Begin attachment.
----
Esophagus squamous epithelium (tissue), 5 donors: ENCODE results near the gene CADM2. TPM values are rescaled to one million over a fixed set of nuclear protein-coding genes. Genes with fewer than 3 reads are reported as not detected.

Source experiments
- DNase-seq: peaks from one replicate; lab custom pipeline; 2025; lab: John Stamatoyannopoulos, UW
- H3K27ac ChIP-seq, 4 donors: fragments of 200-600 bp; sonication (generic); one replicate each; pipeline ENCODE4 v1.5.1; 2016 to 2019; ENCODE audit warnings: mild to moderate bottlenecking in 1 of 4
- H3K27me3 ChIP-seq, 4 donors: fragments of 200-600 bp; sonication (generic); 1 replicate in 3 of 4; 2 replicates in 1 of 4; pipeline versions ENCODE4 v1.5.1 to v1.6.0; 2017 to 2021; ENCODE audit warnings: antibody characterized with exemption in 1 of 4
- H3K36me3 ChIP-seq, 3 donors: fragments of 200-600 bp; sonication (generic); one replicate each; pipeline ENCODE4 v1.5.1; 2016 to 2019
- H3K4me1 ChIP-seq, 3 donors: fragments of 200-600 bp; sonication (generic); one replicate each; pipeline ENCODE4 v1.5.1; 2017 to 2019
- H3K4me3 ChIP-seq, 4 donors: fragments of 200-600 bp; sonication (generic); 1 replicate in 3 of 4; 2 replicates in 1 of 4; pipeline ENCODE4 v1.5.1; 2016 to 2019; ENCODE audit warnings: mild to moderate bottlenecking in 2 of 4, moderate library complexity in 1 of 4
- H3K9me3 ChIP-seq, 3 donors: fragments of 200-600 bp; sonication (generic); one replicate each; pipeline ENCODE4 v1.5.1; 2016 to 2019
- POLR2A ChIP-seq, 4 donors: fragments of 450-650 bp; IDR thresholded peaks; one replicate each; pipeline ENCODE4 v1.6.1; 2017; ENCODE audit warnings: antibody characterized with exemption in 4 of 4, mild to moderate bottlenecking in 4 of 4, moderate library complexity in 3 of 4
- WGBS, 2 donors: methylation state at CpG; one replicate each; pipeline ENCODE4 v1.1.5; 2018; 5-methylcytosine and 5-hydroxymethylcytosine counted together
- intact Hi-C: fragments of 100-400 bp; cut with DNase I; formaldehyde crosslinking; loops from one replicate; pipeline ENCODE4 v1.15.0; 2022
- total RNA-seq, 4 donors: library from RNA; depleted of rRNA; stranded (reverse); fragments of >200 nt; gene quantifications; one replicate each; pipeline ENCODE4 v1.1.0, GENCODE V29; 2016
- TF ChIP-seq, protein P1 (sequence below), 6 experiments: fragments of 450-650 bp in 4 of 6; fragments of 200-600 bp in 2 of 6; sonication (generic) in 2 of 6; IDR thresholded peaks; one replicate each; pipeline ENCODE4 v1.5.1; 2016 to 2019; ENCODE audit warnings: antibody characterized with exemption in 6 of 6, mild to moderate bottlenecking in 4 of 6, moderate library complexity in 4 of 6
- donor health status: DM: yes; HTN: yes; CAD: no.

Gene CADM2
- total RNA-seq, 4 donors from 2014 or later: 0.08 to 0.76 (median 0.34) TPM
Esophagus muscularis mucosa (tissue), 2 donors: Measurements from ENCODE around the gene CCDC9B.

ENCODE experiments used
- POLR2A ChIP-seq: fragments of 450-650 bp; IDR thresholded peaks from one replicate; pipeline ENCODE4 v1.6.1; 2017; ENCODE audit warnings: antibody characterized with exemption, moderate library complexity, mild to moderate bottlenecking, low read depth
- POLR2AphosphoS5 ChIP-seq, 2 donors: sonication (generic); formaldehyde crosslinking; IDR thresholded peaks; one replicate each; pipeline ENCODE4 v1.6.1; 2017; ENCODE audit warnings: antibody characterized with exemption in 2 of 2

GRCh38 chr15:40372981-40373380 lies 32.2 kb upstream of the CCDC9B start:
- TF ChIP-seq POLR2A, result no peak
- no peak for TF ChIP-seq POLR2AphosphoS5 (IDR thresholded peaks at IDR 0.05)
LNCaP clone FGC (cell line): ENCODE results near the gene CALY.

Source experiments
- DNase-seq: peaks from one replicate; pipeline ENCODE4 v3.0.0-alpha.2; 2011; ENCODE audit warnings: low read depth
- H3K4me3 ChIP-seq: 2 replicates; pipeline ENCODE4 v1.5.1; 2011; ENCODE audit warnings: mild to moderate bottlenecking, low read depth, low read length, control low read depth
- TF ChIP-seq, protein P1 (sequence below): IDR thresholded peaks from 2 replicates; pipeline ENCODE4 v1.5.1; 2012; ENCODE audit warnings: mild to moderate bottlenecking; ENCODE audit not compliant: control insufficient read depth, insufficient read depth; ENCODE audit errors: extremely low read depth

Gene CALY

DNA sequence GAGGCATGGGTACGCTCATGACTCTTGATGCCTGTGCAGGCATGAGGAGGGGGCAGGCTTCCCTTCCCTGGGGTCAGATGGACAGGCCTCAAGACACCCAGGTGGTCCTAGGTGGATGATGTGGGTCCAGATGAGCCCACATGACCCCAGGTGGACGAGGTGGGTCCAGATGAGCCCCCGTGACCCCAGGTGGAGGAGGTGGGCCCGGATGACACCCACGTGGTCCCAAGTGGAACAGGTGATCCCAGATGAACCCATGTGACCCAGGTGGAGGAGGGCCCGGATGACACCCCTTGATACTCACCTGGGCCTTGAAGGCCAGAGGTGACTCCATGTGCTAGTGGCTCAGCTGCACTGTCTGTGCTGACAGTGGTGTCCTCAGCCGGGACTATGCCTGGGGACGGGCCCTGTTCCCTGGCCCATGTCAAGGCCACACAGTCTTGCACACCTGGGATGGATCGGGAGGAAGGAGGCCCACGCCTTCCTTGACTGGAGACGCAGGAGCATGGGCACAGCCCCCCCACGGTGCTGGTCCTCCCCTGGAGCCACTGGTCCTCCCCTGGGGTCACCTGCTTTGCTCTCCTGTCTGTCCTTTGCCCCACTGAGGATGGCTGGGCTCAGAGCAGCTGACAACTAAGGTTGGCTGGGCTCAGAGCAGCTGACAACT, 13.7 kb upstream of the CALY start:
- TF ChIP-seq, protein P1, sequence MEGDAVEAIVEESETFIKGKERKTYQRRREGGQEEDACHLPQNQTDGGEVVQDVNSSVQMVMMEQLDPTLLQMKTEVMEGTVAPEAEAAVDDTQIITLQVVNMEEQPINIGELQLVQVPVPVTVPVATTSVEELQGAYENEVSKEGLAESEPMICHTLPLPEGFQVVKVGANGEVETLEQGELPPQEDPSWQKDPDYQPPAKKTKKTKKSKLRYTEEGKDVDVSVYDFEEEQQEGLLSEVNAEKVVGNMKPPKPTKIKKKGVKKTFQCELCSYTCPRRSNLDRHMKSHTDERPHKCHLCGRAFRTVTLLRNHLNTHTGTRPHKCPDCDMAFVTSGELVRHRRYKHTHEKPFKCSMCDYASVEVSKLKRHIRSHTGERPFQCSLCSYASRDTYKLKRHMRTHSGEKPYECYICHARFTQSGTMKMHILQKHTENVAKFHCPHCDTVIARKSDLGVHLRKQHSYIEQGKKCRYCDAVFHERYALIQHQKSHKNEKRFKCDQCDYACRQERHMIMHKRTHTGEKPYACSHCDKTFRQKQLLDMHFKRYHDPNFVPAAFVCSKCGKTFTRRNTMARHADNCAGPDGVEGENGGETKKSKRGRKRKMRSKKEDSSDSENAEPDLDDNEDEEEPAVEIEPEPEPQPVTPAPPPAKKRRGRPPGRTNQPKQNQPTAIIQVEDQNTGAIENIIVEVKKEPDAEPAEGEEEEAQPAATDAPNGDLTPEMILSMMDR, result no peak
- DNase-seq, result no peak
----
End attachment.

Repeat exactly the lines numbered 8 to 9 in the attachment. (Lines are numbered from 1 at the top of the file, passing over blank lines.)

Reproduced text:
- H3K4me3 ChIP-seq, 4 donors: fragments of 200-600 bp; sonication (generic); 1 replicate in 3 of 4; 2 replicates in 1 of 4; pipeline ENCODE4 v1.5.1; 2016 to 2019; ENCODE audit warnings: mild to moderate bottlenecking in 2 of 4, moderate library complexity in 1 of 4
- H3K9me3 ChIP-seq, 3 donors: fragments of 200-600 bp; sonication (generic); one replicate each; pipeline ENCODE4 v1.5.1; 2016 to 2019